I’ve tried to keep friends and family updated about my wife’s job situation via Facebook, but those posts tend to get lost in the shuffle, now buried under hundreds of other posts. Here is the latest.
In about 11 days, my wife will begin her new job. I won’t list many specifics, due to the nature of her job (and the nature of public posts on the internet), but I will say that it’s still on Ft. Hood and still under the umbrella of the Department Of The Army.
If you’ve followed along on Facebook, you know there have been many reversals and contradictory announcements. This has been stressful for our family, but I don’t know that we were ever in danger of losing income. She was supposed to switch to this new job a long time ago. Most of last year, the switch didn’t happen because of several factors — most of which I will chalk up to incompetence and overlapping federal bureaucracies.
As we switched over to 2017, it finally looked like everything was lined up for the switch to happen. Her current job was ready to be dismantled, and all the employees under her current supervisor would be transferred out to new positions. But then Donald J. Trump took the helm of our great nation and immediately fulfilled one of his campaign promises: a federal hiring freeze. The executive order was poorly worded, very vague, and generally misunderstood up and down the chains of command. No one knew exactly which jobs or which employees would be affected.
At first, it seemed like my wife’s situation would not be affected, but within days, word filtered down that the switch couldn’t happen due to the hiring freeze. So we’ve been waiting, and waiting, and…
Several days ago, my wife and her coworkers were surprised to learn that they would be transferred out after all — despite no change to Trump’s executive order. I really do not know whether they found a loophole to the hiring freeze, or determined that because it was all set in motion in 2016 that the freeze didn’t apply, or decided that these transfers technically don’t count as “hiring” (although in most other aspects, my wife is being treated as if she’s being “hired” again), or decided to simply ignore the hiring freeze. I really don’t know.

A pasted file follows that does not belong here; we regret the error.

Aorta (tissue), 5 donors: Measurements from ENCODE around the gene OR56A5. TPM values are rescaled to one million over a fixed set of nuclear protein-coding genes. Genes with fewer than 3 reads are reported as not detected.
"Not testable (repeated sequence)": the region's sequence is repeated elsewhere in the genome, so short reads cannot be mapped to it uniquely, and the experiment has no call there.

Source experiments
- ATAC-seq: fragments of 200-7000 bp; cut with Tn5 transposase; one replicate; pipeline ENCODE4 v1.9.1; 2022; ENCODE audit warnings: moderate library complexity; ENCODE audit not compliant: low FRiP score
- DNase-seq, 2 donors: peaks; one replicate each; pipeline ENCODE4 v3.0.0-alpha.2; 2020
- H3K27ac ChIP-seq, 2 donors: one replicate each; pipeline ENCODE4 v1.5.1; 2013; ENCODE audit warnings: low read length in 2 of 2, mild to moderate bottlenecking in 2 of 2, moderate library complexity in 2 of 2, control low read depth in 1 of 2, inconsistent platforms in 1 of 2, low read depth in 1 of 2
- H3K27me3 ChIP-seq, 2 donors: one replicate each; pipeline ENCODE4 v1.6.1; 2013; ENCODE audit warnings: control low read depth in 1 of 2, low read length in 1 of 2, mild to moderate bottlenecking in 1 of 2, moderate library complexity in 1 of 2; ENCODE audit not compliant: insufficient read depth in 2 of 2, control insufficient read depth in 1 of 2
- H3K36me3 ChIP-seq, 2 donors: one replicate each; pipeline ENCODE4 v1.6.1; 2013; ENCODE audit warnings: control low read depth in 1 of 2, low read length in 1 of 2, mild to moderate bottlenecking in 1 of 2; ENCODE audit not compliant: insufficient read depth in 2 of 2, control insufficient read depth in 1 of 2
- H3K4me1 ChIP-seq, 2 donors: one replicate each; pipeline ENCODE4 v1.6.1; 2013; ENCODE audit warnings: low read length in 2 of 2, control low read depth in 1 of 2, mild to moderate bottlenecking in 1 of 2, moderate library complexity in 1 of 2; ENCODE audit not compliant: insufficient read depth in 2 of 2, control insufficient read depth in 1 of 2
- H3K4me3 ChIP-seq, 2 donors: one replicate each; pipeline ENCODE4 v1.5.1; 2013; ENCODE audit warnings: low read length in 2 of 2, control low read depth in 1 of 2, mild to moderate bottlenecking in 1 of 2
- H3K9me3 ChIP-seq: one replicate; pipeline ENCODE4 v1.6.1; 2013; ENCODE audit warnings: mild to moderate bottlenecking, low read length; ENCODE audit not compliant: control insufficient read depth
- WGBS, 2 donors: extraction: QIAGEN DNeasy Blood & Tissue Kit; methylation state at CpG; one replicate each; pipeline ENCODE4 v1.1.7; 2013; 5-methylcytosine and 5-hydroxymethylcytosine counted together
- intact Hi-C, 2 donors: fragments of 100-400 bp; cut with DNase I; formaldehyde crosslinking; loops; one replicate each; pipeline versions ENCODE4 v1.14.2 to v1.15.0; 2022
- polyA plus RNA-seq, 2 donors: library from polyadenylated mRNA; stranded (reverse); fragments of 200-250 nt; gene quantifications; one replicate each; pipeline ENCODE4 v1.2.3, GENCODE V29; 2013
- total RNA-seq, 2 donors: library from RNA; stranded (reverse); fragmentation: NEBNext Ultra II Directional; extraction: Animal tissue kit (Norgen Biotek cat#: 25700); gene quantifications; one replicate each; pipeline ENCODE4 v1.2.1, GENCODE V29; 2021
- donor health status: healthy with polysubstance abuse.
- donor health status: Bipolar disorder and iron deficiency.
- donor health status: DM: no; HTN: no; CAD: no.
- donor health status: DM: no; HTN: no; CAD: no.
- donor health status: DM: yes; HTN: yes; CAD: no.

Regardless, she starts her new job the day after Easter.
It is technically a promotion/raise, but our annual household income likely will not change much, because her current job pays her extra for weekends and holidays while her new job will not require her to work weekends or holidays.
What will change, most assuredly, is our schedule.
When M and I first moved to Killeen in 2009, her hours were entirely unpredictable. There was no pattern and no expectation beyond the next couple of weeks. She worked nights, mornings, evenings, day shifts, weekends, holidays, and sometimes had four or five days off in a row but then had many work days in a row. It had settled a little by the time our daughter was born in 2010, but she still occasionally worked nights or evenings, and we still had trouble making plans very far in the future.
But by the time our son came along in 2013, her schedule was nearly set in stone: she worked Friday through Monday, and was off Tuesday through Thursday. There were rare exceptions, but we grew accustomed to this four-on/three-off schedule. It meant we never had to shift things around for doctor/dentist appointments. It meant that when we visited the zoo or parks or libraries, we were always doing it on days when most other people worked.
Then our daughter began school in 2016, and since then she and her mother have rarely had the same days off at the same time.
But 11 days from now, we’ll enter a new era of our lives; the first time since we married in 2006 that all of us are on the same schedule. My wife and daughter will be at work and school (respectively) on the same days and about the same hours. My son and I will be home together five days a week. All four of us will be together on two weekend days and the occasional holiday.
It remains to be seen how well we’ll handle it.
Other news: We also just bought a new car, a 2016 Kia Soul, yesterday. It’s the first time either my wife or I have ever owned a new car — never owned by anyone besides car dealerships, and with a full manufacturer’s warranty. We paid entirely out of our savings (no loan involved), so we continue our tradition of never having a car payment.
In the middle of the new job stuff and the new car stuff, our dishwasher broke. It was a new appliance, installed by builders when our house was constructed in 2010, but it was bottom-of-the-line — and we knew that at the time. After six-and-a-half years, it suddenly began to leak from inside the door (not from underneath where the connections are). It also suddenly will no longer open the detergent holder. No amount of troubleshooting could fix it. So the same day we bought a new car, we bought a new dishwasher, and it’s supposed to be delivered and installed in a few days.